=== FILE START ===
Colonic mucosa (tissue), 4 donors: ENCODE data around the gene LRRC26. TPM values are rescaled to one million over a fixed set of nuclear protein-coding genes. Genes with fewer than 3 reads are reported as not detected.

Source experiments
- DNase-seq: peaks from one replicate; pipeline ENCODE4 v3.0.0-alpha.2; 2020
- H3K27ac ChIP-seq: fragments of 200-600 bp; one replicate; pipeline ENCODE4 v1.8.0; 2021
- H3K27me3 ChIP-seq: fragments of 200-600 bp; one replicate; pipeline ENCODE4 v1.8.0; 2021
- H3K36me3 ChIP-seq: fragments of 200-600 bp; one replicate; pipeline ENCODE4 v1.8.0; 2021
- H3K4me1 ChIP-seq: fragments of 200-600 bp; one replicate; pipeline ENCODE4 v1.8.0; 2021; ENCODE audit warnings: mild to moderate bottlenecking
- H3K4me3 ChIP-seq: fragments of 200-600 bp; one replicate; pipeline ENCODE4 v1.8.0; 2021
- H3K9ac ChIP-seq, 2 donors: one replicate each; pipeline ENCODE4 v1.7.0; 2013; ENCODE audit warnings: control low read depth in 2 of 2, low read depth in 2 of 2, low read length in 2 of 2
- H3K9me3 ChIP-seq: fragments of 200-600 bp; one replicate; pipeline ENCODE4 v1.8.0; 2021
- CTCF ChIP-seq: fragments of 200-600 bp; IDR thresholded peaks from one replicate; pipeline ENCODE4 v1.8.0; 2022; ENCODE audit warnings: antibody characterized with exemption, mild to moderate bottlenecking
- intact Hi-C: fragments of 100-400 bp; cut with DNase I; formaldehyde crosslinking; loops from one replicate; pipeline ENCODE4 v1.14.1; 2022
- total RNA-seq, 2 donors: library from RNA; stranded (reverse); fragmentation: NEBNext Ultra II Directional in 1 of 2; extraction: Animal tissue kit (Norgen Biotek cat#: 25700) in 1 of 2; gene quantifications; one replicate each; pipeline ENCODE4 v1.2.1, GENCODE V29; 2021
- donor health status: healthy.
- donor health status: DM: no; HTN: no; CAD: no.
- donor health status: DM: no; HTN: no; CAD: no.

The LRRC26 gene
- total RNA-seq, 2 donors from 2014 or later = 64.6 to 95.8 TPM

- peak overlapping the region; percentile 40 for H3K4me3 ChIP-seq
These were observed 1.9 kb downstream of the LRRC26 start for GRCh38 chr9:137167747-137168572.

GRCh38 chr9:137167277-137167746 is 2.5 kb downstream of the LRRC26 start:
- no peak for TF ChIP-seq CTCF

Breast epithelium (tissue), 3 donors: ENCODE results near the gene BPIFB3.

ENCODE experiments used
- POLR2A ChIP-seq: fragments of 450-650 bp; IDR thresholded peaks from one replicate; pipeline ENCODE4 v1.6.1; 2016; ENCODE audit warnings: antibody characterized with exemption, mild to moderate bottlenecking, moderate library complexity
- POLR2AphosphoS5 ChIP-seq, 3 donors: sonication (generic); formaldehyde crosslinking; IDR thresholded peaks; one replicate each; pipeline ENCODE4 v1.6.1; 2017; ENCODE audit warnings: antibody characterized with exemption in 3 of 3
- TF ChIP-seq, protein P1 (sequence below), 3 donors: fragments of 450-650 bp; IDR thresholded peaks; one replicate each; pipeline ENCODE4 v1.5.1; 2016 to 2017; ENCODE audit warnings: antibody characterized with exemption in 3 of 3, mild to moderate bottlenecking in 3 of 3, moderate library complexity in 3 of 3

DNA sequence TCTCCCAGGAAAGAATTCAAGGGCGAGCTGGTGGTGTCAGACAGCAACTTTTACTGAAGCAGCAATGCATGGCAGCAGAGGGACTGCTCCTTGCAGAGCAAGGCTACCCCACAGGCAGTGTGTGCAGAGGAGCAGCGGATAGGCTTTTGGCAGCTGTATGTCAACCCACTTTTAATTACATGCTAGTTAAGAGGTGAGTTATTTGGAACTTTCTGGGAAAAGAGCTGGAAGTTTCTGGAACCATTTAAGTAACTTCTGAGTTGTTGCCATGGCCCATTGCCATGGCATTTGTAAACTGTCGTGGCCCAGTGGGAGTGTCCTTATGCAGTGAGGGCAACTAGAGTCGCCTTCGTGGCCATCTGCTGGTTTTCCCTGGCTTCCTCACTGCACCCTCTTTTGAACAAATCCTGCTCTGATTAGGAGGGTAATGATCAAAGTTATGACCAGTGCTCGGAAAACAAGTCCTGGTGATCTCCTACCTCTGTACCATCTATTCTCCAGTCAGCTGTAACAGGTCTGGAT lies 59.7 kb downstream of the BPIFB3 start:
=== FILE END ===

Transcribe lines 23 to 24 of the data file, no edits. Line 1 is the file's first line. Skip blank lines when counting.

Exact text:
Breast epithelium (tissue), 3 donors: ENCODE results near the gene BPIFB3.

ENCODE experiments used